FLUSHING Dr. John Mattox and the Underground Railroad Museum founded by him and his late wife, Rozz, has been featured in a book exploring the lives of a dedicated, community-minded couple and their commitment to preserving an important part of Ohio and American history.
The book is titled "A Museum for Generations to Come, A gift from Rozz and Dr. John Mattox," written by Beni-Kofi Amedekanya as the fourth book in the Our Heroes, Our Pride series.
Mattox credited his wife with making the museum and its continuing mission a reality.
T-L Photo/ ROBERT A. DEFRANK
Dr. John Mattox, curator of the Underground Railroad Museum.
"If I can continue to help people like we did, we're going to be bridges of education," he said. "Since I no longer have her, I'm carrying on our legacy for her."
He also acknowledged the support of the people of Belmont County, the Department of Transportation, the Tourism Council, and area organizations, businesses and banks.
"They keep my story alive by supporting the museum financially," he said. "We don't charge a fee, so when people realize that we have done something, they reciprocate, and I'm very glad to do it that way."
Mattox welcomed the idea of the book for its potential to spread word about the museum and all the history it houses.
"I'm concerned that there's a record of the museum located right here in Belmont County," he said. "When people go on Amazon.com or Author House or go to Words and Music or the Artisan Center, we'll be there."
He noted the importance of knowing history in order to better understand one's roots and form one's identity.
"A lot of young people don't know from whence they came. So I feel I need to do what I can with what success in life and goodness God has given me to share it."
Mattox added that he resides close to the museum so he might better conduct tours at his guests' convenience.
"I have had some wonderful, wonderful people from all over the country," he said.
Mattox met the author last December in Columbus during a function of A Special Wish, where Mattox serves on the National Board of Governors as well as president of a local chapter. After a discussion and a perusal of the museum's Web site, Amedekanya contacted Mattox and inquired if he and his work might be the subject of the next book.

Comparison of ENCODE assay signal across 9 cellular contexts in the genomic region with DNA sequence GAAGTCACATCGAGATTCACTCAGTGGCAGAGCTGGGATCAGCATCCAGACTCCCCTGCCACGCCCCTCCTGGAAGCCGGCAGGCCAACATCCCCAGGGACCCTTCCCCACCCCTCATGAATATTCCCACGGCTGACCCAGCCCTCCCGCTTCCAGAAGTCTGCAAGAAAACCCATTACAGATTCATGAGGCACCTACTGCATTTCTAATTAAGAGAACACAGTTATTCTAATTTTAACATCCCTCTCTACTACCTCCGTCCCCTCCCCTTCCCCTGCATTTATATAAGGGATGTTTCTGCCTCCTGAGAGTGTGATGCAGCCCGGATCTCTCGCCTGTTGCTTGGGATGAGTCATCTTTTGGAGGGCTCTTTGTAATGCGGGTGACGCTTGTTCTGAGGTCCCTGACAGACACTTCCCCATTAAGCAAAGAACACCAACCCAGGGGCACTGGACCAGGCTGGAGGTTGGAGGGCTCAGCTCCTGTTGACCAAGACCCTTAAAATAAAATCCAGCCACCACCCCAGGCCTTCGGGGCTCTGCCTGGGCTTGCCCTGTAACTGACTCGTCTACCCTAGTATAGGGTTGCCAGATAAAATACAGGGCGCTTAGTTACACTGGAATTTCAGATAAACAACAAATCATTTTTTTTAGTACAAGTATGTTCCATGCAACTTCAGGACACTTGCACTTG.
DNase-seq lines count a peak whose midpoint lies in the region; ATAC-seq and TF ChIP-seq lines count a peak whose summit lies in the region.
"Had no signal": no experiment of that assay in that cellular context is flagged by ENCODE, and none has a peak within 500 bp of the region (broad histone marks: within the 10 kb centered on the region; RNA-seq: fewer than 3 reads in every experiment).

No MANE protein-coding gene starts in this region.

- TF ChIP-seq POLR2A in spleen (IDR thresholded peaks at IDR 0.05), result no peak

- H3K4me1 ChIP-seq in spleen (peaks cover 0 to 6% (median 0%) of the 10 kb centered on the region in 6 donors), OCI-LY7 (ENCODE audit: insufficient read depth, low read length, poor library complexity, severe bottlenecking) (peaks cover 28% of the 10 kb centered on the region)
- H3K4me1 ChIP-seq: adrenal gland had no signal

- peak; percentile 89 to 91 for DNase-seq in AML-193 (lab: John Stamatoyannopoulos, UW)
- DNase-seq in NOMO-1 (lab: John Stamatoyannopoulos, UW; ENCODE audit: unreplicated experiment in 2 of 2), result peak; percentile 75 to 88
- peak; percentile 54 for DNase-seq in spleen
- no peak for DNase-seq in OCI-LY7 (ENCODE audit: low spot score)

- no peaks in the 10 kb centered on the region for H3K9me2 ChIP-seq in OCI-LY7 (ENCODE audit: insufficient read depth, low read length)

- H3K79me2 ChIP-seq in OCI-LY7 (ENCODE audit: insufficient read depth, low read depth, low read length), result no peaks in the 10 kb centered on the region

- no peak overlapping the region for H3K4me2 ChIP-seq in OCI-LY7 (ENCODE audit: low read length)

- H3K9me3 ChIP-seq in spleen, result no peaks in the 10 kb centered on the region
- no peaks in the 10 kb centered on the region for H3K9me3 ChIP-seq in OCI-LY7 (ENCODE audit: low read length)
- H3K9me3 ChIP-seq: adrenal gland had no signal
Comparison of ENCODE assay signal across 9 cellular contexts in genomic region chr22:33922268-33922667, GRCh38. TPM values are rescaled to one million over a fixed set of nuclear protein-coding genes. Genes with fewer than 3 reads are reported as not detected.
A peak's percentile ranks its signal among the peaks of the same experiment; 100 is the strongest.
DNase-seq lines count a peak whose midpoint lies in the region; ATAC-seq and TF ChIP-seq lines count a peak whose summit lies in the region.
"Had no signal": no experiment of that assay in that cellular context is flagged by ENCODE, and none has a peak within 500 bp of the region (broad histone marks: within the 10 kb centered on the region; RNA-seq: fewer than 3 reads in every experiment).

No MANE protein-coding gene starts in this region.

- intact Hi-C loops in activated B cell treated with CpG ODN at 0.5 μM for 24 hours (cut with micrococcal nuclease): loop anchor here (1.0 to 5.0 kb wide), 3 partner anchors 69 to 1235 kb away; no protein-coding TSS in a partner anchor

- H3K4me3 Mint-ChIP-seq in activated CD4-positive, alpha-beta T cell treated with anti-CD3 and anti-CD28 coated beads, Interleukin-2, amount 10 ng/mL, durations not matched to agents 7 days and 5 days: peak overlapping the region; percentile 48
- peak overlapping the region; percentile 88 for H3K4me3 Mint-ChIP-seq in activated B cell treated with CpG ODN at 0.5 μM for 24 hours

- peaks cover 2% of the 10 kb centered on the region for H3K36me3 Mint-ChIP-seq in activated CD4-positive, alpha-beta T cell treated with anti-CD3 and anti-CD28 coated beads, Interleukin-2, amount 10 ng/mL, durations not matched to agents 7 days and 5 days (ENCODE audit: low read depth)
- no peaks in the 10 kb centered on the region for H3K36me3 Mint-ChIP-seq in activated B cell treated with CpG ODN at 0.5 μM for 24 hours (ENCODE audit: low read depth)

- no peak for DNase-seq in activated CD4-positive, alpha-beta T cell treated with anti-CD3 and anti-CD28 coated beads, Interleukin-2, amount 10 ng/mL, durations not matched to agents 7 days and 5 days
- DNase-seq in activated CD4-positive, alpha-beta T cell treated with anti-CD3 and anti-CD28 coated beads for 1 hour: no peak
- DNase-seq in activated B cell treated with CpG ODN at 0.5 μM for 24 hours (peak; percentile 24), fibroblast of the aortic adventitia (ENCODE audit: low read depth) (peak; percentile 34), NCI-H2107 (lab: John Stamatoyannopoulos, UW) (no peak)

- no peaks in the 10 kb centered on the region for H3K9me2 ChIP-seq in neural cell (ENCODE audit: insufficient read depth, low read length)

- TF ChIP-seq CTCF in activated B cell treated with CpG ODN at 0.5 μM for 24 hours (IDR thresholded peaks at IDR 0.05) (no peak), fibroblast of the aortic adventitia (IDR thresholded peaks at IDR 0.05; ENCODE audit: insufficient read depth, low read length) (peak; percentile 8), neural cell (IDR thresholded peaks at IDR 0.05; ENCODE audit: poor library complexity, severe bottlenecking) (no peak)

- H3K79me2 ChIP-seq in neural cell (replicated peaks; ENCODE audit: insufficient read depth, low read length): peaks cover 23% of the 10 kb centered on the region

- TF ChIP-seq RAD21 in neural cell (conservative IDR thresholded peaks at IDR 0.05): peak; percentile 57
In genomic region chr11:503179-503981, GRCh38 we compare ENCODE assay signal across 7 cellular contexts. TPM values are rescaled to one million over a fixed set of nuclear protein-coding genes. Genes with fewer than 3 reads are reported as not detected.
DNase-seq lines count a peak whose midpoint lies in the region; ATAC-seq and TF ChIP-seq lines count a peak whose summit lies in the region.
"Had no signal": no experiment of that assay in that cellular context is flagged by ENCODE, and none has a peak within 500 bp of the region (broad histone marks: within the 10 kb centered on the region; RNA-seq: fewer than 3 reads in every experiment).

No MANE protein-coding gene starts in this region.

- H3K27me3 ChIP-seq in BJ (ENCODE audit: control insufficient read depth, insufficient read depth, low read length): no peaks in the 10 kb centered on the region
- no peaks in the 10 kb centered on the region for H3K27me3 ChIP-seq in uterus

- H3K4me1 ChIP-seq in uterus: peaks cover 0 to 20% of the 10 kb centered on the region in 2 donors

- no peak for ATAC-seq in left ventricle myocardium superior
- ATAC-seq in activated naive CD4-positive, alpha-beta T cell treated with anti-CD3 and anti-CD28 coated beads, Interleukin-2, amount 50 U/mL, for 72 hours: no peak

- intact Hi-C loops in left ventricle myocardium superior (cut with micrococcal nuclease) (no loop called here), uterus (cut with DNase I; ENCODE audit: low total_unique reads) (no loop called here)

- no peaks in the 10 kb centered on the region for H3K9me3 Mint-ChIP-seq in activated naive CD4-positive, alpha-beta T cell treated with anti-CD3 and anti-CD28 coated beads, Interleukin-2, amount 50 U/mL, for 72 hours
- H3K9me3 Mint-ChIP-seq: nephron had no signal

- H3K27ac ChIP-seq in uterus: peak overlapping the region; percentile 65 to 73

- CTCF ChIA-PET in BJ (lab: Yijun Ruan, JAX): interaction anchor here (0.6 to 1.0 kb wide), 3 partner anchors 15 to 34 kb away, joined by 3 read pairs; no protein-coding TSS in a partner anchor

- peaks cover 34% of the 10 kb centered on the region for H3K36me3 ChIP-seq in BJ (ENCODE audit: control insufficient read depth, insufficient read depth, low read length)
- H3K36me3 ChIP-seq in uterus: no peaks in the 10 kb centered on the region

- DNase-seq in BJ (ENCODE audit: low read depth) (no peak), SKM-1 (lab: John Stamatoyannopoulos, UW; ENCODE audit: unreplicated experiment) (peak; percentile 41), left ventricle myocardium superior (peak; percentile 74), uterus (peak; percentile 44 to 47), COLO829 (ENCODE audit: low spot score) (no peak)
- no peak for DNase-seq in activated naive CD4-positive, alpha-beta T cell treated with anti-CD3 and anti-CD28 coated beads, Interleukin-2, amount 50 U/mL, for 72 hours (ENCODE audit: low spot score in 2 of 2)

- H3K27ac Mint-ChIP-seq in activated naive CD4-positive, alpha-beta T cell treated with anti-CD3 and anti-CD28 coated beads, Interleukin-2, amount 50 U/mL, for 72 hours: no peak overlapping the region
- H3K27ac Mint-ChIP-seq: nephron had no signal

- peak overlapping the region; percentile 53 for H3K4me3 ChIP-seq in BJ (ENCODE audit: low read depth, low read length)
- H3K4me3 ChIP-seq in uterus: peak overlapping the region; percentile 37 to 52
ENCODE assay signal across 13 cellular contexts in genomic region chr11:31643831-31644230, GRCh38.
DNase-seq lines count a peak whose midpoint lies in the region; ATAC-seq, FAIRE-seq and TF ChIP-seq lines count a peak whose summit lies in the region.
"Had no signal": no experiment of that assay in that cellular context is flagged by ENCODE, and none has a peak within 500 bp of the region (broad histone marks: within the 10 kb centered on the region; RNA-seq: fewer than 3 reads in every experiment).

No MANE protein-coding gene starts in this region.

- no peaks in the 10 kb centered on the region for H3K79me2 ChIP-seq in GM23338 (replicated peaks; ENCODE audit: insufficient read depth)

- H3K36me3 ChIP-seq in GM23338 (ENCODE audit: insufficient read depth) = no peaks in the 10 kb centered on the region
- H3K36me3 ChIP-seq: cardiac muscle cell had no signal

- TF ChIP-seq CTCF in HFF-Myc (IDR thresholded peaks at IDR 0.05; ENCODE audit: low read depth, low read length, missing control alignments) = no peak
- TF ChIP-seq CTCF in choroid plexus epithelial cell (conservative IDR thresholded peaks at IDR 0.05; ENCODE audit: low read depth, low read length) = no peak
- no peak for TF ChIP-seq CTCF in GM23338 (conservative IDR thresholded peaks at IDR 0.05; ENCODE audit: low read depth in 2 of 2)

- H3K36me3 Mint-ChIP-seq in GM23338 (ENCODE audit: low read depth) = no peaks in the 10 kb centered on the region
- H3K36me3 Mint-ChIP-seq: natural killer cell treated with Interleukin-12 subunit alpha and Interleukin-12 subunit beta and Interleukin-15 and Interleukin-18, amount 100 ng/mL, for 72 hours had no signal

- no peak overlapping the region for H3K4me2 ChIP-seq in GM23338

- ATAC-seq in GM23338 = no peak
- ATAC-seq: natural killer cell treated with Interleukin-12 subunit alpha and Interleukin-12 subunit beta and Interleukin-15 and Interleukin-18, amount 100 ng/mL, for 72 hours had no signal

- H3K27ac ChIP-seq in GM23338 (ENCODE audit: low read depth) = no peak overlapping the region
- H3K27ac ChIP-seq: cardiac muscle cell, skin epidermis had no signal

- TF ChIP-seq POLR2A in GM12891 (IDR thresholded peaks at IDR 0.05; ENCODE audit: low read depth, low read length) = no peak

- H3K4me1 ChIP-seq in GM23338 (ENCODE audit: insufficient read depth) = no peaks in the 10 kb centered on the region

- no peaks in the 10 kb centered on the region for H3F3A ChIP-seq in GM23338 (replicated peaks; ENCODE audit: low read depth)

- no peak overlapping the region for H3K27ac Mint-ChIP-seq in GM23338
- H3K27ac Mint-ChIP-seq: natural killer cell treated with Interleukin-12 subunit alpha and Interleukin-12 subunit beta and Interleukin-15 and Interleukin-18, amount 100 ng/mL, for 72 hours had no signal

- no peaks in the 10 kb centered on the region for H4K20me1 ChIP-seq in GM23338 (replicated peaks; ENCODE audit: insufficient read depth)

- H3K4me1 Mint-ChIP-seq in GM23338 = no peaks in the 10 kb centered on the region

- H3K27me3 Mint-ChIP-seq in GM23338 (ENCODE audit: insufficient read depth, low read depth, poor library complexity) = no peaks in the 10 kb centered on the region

While researching for the book, Mattox also took a trip into his own past, from his childhood to his current work. From his childhood home in New Jersey, Mattox attended college in Texas, served in the Air Force, and had worked in diverse fields including the racehorse business and owning a restaurant.
"I didn't realize I had such a long trail," he said.
"One of the most important things to bring closure to my life last August was to go to New Jersey where I was raised to do some research at cemeteries and find the grave of my biological mother," he said, adding that he never knew his father and his mother passed away in 1943. "It brought closure to the trip that I had been trying to put together as an adopted child, and it all came about because this gentleman said 'I want to write something about you.'"
He added that he hopes the experiences he shares in the book will connect with readers. He said he always tries to establish a personal connection with people and their experiences. This is true of his work in prison re-entry programs, A Special Wish, the hospital, and other projects. He also mentions the many people who have had a positive influence in shaping his life.
"I'm very pleased with it and I hope it serves for people to want to come to the museum, because it's a long road to bringing our culture to a point from whence we came. There's not an American that doesn't understand their background. Once they realize that this is American history and not black history, they're really interested in learning more," he said.
He noted that the book stressed the importance of volunteering, participating in one's community, honesty and doing the best work one can.
He also pointed out the parallels between the past and present and noted that present day events often have their similarities in the past.
Mattox said this was his first experience in writing and publishing.
"The process was new to me," he said. "He took pictures. He asked questions. He did a lot of taping."
Mattox added that a second book may be forthcoming, focusing on personal stories and the lessons learned.
DeFrank can be reached at firstname.lastname@example.org